In the present study, a cross-tissue gene expression comparison in BC was conducted by integrating three BC gene expression datasets, which contained stroma samples from invasive ductal carcinoma and breast tissues. Differential analysis, enrichment analysis, protein-protein interaction (PPI) network analysis, RNA sequencing expression analysis, survival analysis, clinicopathological characteristics analysis, mutation analysis and quantitative real-time polymerase chain reaction assay were performed to identify hub genes associated with BC and to further construct a transcription factor (TF)-microRNA (miRNA)-messenger RNA (mRNA) regulatory network. While revealing the potential molecular mechanism of BC occurrence, these findings may provide a basis for developing potential therapeutic targets for BC.

Materials and Methods

Collection of microarray data information from GEO datasets

The Gene Expression Omnibus (GEO; https://www.ncbi.nlm.nih.gov/geo/) is known as a public functional genomics data repository containing array- and sequence-based data, which allows users to search, browse and download gene expression profiles. After careful review and comparison, we obtained three gene expression profiles of BC and normal breast tissues, namely, GSE42568, GSE45827 and GSE54002. Microarray datasets of GSE42568, GSE45827 and GSE54002 were all processed on the GPL570 platform ([HG-U133_Plus_2] Affymetrix Human Genome U133 Plus 2.0 Array) and contained 104 BC tissues and 17 normal breast tissues, 130 BC tissues and 11 normal breast tissues, and 417 BC tissues and 16 breast tissues, respectively.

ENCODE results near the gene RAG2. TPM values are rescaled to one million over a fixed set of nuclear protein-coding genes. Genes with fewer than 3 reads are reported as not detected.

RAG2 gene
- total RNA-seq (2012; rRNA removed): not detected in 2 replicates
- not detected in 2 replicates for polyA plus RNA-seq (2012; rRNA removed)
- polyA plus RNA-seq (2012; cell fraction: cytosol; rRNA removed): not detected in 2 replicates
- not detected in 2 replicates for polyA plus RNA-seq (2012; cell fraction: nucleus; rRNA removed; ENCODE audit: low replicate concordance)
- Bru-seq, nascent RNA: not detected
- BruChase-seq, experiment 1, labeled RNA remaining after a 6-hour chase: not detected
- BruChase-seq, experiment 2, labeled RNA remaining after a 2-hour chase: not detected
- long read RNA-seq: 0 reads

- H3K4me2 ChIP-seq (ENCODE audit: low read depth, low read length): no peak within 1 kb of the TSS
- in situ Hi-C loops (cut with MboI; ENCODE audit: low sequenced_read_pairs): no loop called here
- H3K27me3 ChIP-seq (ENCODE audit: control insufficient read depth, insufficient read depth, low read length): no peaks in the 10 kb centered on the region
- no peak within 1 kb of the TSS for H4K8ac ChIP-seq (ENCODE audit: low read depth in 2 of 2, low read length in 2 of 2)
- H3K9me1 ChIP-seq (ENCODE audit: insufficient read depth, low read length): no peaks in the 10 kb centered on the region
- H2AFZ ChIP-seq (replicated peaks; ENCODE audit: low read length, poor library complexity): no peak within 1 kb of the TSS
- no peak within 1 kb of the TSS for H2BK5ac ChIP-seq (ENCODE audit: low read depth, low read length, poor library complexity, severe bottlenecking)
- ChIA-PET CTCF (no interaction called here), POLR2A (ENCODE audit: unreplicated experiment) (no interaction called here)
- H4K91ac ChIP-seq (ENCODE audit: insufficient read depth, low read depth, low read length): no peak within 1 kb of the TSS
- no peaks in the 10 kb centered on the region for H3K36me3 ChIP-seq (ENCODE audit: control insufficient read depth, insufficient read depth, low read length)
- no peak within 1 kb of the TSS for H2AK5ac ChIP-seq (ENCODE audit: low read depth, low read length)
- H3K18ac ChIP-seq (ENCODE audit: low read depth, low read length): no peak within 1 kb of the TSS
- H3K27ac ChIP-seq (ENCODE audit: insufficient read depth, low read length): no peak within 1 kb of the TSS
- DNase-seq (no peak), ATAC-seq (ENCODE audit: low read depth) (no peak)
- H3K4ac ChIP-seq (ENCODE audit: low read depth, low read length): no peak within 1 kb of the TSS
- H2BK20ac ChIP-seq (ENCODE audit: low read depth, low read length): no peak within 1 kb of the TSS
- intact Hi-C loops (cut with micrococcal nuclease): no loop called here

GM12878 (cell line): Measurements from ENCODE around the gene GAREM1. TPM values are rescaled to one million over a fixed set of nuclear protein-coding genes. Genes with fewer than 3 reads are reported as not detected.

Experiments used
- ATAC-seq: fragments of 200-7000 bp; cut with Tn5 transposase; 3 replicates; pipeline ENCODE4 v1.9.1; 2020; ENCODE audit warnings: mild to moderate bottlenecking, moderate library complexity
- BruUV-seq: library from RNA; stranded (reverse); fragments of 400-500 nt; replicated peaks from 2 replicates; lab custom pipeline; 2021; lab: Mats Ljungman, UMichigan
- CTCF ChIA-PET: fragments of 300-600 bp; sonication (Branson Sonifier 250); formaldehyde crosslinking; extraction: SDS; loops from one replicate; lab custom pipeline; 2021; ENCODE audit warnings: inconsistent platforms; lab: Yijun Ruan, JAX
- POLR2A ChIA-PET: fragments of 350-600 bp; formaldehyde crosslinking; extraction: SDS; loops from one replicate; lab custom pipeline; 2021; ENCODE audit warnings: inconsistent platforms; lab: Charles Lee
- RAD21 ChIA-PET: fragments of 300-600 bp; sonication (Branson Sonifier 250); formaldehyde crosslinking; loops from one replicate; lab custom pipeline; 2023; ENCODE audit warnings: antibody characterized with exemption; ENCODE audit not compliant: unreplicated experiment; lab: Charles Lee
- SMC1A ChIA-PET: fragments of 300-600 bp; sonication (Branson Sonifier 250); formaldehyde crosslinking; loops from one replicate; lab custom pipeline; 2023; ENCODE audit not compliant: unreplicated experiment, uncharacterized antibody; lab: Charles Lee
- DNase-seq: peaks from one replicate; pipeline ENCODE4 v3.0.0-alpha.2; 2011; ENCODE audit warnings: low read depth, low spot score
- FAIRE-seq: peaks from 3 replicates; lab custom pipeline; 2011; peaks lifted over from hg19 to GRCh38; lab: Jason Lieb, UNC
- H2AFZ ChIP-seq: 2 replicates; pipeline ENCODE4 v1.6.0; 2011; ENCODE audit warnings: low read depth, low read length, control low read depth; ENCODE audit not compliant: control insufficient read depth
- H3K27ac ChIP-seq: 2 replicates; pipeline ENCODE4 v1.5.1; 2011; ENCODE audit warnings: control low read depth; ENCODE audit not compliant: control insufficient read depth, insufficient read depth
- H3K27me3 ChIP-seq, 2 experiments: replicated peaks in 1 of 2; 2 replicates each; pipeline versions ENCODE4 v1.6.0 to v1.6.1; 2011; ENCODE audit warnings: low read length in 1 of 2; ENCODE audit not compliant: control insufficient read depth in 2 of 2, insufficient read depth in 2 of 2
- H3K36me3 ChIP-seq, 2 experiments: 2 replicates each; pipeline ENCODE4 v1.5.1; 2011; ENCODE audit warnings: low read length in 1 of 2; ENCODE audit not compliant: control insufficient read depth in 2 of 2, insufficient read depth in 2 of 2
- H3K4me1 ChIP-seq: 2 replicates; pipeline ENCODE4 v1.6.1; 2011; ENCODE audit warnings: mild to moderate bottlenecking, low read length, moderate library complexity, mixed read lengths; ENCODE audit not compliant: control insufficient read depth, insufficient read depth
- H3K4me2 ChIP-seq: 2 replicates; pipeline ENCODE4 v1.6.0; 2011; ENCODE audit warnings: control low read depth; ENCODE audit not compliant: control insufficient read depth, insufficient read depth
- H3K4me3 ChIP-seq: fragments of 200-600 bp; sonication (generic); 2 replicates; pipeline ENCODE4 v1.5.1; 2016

Data processing and differential analysis

We detected and removed batch effects in each dataset (Supplementary Figure S1) and then classified the BC specimens and normal breast specimens in three microarray datasets using R software (version 3.4.4) packages edgeR and limma to identify DEGs. The cutoff criteria were |log2FC| >2 and adjusted p value <0.05. Next, DEGs in each dataset were exported to an online Venn diagram tool (http://bioinformatics.psb.ugent.be/webtools/Venn/) to identify the intersecting DEGs among the three datasets. Finally, the intersecting DEGs with log2FC>2 were deemed to be upregulated genes, and those with log2FC<-2 were considered downregulated genes.

Functional and pathway enrichment analyses